Admitting students with little chance to graduate helps no one; tying UW System funding to graduation rates would force change
By IKE BRANNON and MIKE NICHOLS | March 1, 2017
The University of Wisconsin System is supposed to be one of the state’s most effective paths to helping children of lower- and working-class households join the middle class. Unfortunately, it’s not working out that way.
Less than two-thirds of students who started in the fall of 2006 graduated from any UW school within six years, and graduation rates for Wisconsin’s African-American community are particularly troubling.
Nearly one-third of all African-American freshmen at UW schools do not return for a second year, and at UW-Milwaukee only one in five African-American students who enroll full time graduate from that school in six years, according to a report released Wednesday by The Education Trust and reported by the Milwaukee Journal Sentinel.
As legislators prepare for budget deliberations, we support efforts that would make universities more accountable by tying a portion of their state aid to graduation rates as well as other metrics. A September 2016 report, “Back to the Drawing Board,” by the Wisconsin Policy Research Institute made just such a recommendation.
The natural argument against performance-based funding is that the universities serving the most lower-income students, such as UWM, are the ones with the worst graduation numbers. Only 14% of UWM freshmen graduate from the school in four years.
However, requiring colleges to devote substantial resources to efforts to overcome problems created by high schools they have no control over is counterproductive. The students deserve more help when and where it matters, earlier in their lives or in different sorts of schools. A funding stream tied to graduation rates would help force that to happen.
Admitting a student with little or no chance to graduate on time does a disservice to the student as well as his or her classmates. There are better ways to help such students. Graduating high-schoolers who aspire to attend college but find themselves unprepared at the end of their high school years should be steered toward our community colleges, which can do a better job of remedial education.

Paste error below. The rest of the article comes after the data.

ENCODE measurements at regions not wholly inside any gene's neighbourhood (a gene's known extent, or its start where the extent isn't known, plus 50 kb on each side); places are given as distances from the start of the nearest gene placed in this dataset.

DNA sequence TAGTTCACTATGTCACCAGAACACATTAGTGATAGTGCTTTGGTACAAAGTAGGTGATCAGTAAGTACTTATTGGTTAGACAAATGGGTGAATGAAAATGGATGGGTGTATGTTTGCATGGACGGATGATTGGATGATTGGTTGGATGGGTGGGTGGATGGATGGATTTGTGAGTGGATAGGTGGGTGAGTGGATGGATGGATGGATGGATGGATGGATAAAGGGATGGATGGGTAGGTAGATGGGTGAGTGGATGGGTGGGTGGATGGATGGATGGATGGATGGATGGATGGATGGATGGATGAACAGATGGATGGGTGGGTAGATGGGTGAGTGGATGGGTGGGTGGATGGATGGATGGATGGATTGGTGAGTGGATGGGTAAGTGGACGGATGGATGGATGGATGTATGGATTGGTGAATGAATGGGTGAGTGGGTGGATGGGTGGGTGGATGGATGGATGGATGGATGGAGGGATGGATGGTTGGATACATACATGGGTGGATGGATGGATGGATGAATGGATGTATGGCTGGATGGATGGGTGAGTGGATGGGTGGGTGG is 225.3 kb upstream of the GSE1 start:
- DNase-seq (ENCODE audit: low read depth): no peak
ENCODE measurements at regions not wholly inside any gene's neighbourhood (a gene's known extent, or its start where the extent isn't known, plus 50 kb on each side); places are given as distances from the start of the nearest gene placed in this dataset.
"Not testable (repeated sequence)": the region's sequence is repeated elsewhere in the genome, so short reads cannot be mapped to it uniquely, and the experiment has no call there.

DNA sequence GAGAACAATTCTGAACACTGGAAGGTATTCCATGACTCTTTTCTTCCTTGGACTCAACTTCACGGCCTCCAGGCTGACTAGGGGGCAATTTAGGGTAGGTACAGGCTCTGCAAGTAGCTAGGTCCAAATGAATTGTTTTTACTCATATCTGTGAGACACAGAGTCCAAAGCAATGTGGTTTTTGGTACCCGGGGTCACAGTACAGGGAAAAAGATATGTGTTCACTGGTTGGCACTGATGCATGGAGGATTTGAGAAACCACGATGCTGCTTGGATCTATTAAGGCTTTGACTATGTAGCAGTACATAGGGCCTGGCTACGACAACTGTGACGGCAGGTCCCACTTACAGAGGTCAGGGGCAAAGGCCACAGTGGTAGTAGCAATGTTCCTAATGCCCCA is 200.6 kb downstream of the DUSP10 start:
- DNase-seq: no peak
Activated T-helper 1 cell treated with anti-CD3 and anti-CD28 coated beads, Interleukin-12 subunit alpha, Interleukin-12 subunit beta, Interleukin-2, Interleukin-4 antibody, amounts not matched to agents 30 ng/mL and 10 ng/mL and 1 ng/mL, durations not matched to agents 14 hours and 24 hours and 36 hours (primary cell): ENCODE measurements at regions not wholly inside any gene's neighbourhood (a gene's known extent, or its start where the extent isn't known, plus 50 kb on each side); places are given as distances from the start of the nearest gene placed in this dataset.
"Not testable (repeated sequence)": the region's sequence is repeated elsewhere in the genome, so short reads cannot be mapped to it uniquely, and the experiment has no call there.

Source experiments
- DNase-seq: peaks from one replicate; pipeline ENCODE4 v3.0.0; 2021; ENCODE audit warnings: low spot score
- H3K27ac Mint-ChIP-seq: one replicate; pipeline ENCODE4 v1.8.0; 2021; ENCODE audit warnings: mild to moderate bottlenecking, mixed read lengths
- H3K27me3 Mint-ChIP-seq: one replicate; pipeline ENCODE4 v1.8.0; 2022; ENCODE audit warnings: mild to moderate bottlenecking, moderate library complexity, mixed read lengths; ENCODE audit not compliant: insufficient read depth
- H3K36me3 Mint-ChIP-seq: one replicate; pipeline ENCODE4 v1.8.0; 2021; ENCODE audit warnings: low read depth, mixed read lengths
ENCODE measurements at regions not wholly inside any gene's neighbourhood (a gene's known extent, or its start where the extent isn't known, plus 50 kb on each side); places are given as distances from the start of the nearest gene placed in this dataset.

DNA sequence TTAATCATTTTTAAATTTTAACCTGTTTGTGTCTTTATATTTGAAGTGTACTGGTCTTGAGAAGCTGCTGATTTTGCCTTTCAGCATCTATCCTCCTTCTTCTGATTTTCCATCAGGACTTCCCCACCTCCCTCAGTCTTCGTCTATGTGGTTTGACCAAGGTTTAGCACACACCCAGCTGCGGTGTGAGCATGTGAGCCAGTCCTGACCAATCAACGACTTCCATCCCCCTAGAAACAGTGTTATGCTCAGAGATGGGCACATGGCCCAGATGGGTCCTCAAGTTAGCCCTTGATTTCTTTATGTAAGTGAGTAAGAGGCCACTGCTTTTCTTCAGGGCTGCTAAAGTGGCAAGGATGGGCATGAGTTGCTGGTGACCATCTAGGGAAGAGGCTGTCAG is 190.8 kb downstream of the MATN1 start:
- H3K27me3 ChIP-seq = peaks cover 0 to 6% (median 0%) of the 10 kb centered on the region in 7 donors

More important, support for kids with the ability to excel needs to start much earlier than age 17 or 18 so that all students who aspire to a four-year degree have that opportunity.
One program with a proven record is Pathways Milwaukee, a holistic enrichment program for underserved minority and first-generation college prospects that both engages parents and offers students a unique opportunity to prepare for and understand the rigors of college.
Pathways reaches out to students as early as fifth grade.
“We actually give our partner schools very loose (eligibility) criteria: low income, first generation (college attendance), minimum C average and minimum behavioral issues,” Pathways founder and executive director Milton Cockroft told WPRI in a story by Betsy Thatcher. These are “mid-range” kids, he says, neither top-performing nor struggling at home and in the classroom.
“It’s those students in the middle that are always kind of forgotten and the ones that just need that extra push and encouragement to say, ‘Yes, I can do this; I can go on to college.’ ”
Bryan Morales was born in Mexico and immigrated with his parents to the United States as a child. “Pathways just showed me how to talk to people, give presentations, be formal, professional and adapt to the people I am talking to,” says Bryan, a high school junior taking advanced placement courses in engineering and business at Carmen Schools of Science and Technology Northwest Campus.
Like 95 percent of students who stay in Pathways through high school graduation, Bryan likely will be the first in his family to attend college. And, if he is like earlier participants, he will not need remedial education.
Less than 10 years old, Pathways has more than 350 students from 20 partner schools. The program’s first three cohorts, totaling 28 students, are currently in colleges and universities around the country. Of the first two cohorts, not one student had to take remedial courses in college, Cockroft says.
The program does, of course, cost money. With a budget of around $700,000, it is funded primarily by foundations and also receives funding from the Wisconsin Department of Public Instruction.
“I always thought that when you start working with students, particularly from an academic level, if you start in high school trying to prepare them, you’re too late,” Cockroft says.
Trying to catch up in college is even less likely, which is why money needs to be spent more wisely at all levels of our education system.
Ike Brannon is president of Capital Policy Analytics. Mike Nichols is WPRI president.